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Coastal Outlook: Thoughts from MLCA President Patrice McCarron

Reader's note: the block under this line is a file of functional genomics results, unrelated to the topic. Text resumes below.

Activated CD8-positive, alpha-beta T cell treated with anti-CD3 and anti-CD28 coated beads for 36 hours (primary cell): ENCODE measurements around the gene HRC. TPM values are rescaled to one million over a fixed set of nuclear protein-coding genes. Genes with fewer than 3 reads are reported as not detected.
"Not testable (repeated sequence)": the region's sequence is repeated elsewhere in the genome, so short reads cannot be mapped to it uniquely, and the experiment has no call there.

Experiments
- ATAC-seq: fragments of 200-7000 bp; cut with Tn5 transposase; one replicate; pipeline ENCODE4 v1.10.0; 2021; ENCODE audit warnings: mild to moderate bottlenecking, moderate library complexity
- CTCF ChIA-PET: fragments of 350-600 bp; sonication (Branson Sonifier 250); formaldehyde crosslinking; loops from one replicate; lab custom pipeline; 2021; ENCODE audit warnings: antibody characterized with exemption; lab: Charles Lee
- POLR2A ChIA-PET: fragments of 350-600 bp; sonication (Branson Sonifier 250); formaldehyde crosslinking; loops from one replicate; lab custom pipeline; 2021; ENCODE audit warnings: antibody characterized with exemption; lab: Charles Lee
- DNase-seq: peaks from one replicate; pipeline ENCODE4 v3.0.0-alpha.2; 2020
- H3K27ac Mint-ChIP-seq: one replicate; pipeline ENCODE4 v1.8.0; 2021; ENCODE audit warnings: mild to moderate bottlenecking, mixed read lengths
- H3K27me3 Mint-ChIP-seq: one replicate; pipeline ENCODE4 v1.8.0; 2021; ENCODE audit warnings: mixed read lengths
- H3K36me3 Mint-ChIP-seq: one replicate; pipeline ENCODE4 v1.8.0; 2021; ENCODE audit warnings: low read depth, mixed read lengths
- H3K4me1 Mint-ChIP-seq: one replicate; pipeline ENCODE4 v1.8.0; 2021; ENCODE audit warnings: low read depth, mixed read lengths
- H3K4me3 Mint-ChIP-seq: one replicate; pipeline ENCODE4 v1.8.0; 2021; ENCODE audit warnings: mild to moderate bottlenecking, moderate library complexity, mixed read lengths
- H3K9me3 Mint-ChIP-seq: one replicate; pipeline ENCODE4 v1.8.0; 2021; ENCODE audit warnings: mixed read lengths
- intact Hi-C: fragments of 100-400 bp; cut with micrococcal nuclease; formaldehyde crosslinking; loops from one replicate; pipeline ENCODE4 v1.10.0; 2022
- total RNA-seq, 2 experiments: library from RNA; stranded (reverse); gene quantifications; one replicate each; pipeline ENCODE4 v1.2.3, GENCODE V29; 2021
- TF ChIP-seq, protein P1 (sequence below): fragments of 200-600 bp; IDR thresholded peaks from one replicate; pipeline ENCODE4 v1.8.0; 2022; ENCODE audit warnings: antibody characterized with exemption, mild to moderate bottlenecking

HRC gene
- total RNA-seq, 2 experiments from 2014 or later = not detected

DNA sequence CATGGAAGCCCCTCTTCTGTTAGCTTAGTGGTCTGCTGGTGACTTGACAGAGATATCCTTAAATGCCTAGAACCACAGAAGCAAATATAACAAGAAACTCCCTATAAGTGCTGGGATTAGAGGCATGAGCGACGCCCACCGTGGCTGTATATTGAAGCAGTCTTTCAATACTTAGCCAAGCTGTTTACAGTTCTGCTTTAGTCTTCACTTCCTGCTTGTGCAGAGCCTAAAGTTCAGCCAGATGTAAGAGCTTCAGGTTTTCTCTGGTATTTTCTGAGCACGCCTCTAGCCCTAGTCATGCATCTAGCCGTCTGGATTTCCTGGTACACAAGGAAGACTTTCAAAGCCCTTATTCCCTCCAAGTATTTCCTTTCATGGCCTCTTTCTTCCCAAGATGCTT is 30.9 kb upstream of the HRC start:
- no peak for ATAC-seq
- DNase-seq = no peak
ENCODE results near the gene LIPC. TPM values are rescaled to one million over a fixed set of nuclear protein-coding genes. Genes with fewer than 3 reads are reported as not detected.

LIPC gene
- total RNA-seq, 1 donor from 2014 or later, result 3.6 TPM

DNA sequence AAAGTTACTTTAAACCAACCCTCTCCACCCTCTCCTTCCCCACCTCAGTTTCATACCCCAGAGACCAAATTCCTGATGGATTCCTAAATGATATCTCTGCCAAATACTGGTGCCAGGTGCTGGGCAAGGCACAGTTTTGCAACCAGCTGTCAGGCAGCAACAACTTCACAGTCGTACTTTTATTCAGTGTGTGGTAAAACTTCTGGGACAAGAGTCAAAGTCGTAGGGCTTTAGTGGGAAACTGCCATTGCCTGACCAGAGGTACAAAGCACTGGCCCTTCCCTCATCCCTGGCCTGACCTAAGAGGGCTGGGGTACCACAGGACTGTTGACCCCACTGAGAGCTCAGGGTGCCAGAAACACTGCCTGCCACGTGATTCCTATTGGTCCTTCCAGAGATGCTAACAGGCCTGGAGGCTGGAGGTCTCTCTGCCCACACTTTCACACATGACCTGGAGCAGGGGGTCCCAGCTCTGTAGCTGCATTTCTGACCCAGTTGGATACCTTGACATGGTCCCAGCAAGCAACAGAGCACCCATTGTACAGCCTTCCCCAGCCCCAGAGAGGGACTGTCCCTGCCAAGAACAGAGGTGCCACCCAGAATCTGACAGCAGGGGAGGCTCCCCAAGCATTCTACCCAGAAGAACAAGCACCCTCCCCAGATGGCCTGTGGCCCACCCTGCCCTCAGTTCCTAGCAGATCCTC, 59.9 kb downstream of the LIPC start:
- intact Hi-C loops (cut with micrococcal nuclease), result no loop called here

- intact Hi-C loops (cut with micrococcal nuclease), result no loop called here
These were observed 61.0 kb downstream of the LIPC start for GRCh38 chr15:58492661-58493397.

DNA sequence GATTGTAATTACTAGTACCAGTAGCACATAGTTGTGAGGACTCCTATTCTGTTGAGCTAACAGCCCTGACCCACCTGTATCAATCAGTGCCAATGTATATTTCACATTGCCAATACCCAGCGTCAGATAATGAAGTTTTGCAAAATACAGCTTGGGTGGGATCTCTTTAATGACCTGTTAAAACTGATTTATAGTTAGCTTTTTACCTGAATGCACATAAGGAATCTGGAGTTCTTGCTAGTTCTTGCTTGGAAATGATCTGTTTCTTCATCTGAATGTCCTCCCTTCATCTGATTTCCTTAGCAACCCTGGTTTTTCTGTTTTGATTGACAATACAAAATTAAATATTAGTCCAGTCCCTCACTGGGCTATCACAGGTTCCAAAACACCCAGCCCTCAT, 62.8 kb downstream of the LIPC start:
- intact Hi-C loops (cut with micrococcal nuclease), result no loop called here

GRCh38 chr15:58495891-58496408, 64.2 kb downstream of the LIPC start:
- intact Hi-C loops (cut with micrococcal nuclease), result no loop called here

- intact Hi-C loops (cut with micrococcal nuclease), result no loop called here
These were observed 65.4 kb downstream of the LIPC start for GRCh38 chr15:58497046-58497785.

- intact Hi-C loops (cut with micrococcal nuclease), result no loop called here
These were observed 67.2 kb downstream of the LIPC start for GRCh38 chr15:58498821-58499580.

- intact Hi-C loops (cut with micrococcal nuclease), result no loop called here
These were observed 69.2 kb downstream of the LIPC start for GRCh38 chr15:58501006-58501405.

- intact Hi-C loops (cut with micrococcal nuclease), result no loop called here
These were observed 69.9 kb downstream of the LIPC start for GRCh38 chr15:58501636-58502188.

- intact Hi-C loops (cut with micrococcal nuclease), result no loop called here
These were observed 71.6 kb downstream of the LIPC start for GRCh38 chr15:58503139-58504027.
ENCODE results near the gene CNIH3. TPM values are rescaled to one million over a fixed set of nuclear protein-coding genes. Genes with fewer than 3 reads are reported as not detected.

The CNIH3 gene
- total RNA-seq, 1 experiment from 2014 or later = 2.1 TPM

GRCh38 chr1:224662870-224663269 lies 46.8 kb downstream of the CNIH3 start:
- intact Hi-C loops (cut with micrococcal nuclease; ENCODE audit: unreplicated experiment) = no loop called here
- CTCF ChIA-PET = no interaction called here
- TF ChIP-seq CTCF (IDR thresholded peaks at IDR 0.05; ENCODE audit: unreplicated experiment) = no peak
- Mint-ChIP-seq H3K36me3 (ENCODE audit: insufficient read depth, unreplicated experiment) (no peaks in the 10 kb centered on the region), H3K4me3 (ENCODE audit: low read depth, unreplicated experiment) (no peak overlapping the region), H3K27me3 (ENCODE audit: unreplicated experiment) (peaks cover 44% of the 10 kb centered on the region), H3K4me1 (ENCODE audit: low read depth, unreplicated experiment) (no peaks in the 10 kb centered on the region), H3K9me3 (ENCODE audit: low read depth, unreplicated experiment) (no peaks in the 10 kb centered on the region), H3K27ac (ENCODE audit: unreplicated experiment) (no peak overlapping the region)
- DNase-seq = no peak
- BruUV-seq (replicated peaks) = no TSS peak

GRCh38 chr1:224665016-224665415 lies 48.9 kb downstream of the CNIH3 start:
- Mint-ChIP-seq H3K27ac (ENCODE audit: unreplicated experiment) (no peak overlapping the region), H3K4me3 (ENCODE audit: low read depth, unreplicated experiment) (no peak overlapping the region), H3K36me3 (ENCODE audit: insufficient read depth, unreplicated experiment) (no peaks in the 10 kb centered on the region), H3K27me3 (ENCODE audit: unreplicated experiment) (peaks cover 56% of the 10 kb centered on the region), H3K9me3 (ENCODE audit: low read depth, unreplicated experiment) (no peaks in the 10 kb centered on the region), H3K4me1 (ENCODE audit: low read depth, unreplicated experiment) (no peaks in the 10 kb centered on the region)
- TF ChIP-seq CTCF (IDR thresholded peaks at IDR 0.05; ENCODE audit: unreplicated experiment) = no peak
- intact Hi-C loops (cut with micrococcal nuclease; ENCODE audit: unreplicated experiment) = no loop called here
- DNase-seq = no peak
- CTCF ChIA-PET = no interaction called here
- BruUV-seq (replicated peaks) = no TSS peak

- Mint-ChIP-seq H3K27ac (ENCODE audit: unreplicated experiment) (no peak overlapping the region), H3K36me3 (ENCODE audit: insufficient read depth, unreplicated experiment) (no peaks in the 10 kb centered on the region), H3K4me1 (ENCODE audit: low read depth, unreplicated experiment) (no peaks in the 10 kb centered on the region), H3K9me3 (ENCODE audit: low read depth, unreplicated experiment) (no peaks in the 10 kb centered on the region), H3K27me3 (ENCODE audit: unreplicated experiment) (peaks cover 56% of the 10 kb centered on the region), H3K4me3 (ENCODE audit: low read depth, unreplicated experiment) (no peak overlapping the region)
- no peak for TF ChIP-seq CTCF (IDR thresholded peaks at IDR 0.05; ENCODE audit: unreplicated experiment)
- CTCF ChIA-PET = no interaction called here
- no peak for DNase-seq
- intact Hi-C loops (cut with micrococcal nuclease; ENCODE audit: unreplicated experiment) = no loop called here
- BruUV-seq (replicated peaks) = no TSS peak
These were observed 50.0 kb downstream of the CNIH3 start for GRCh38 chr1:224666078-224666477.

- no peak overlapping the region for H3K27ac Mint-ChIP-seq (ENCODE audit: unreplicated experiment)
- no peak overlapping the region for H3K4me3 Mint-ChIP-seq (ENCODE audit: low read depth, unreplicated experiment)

After the endless snowstorms of March, it’s encouraging to be looking ahead to the warming temperatures of April. This is the time that Maine’s lobstermen are painting buoys, replacing traps, and generally doing the maintenance needed to get ready for the 2018 fishing season. Let’s hope that April lives up to her reputation and no late-season snowstorms spoil the month. In this issue of Landings, we review the wealth of information presented at the Maine Fishermen’s Forum in early March. The Forum always covers a lot of ground and this year was no exception. With rumors of a decline in last year’s catch, many came to learn how the lobster fishery fared in 2017. The rumors did not disappoint — the Department of Marine Resources (DMR) reported that landings had dropped by 16% compared to 2016’s record catch, but were still well above 100 million pounds. DMR staff gave an overview of the agency’s various lobster surveys, most of which show strong numbers of sublegal lobsters both inshore and offshore. The annual settlement survey, however, once again indicated a drop in the density of the smallest lobsters, called young of the year, the fourth consecutive year of declining numbers. Michael Donihue, an economics professor at Colby College, presented his findings from a study of lobster dealers in the state. The study was funded by the Lobster Research, Education and Development (RED) fund and looked at the direct and indirect contributions of lobster dealers to the state’s economy. Based on data from 21 companies, Donihue extrapolated that the contribution totals approximately $1 billion in economic value to Maine each year. A major point of interest at this year’s Forum was the status of North American right whales. The endangered species suffered an unprecedented number of deaths last year, mainly in the Gulf of St. Lawrence. Under the Endangered Species Act and the Marine Mammal Protection Act, NOAA is responsible for ensuring the continued existence of the whales, a fact that led to two lawsuits against the agency this winter. At issue is whether the lobster fishery “jeopardizes” the population. As DMR Commissioner Patrick Keliher noted in his presentation, “Whales are the largest challenge for this industry. We must be united in how we are going to deal with right whales.” One technique to protect the whales from entanglement in lobster gear is ropeless fishing. Mark Baumgartner, from the Woods Hole Oceanographic Institute, explained that ropeless fishing, which has been used in a limited fashion in Australia, uses modems and acoustic signals to allow lobstermen to find and retrieve traps without the use of buoys and vertical lines. This idea was not well received by lobstermen. We also summarize the presentation by Matt Jacobson, executive director of the Maine Lobster Marketing Collaborative (MLMC) on the Collaborative’s past activities and plans for 2018. The 2013 Act establishing the Collaborative set its tenure at five years, ending in October 2018. After review by the seven lobster zone councils and the state Lobster Advisory Council, the Marine Resources Committee successfully moved forward a bill this spring to reauthorize the Collaborative for another three years. Jacobson reflected on the group’s efforts to promote Maine soft-shell lobster to influential chefs and others in the food industry through its signature “Maine After Midnight” events in major cities. This year the culinary events will include live broadcasts featuring Maine lobstermen as well as chefs. March also included the annual Seafood Expo North America show in Boston. Once again the Maine Lobstermen’s Association, in partnership with the Maine Coast Fishermen’s Association, MLMC and Hannaford Supermarkets, took a busload of lobstermen, seafood dealers and others to the show. Despite yet another snowstorm in the offing, the participants enjoyed a global experience at the vast Expo, culminating in the MLMC’s lobster reception at the Seafood Expo Buildings. “ always informative and an opportunity to glimpse firsthand the global seafood world and the overwhelming competition,” said Mike Mesko of Vinalhaven. On a different note, Landings highlights the work being done at the University of Maine on fishermen’s resiliency in the face of environmental and economic change. Most fishing communities in Maine currently depend on lobstering for their economic welfare. Without a robust lobster fishery, many small businesses and organizations in those communities would falter and fail. Assistant research professor Joshua Stoll and colleagues have completed a study on just how flexible Maine fishermen are based on the diversity of fishing permits individuals hold. They found that because fishermen have become more specialized, in part due to regulatory limits in the fisheries, few can be called truly resilient in the face of significant changes, such as a drop in the lobster stock. We also hear from two fisheries regulators on changes to the lobster management plans for the Gulf of Maine. Megan Ware, Atlantic States Marine Fisheries Commission (ASMFC) staff, writes about the upcoming lobster stock assessment process, last completed in 2015. Recognizing the importance of warming water temperatures in the Gulf of Maine, the assessment will focus for the first time on quantifying the environmental factors that influence the lobster fishery and on evaluating the implications of lobster habitat expansion or contraction for the population. Peter Burns, a fisheries policy analyst at NOAA’s Greater Atlantic Regional Fisheries Office, explores the ASMFC Lobster Board’s proposed reporting and data collection requirements for lobstermen. The recommendations are under consideration by the National Marine Fisheries Service for implementation in federal waters. The Lobster Board recommends that all lobstermen be required to report trip data to give managers a better understanding of where and to what extent lobstering is taking place and to improve biological data on the offshore trap fishery. Finally, Landings features the work of Belfast artist Susan Tobey White. White, whose husband is a lobsterman, is fascinated by the women who work in the lobster fishery. She has planned a series of paintings featuring the women, their boats, and their buoys. We are delighted to include her story and her paintings in this issue of Landings. We hope you enjoy this month’s issue and welcome your stories and feedback.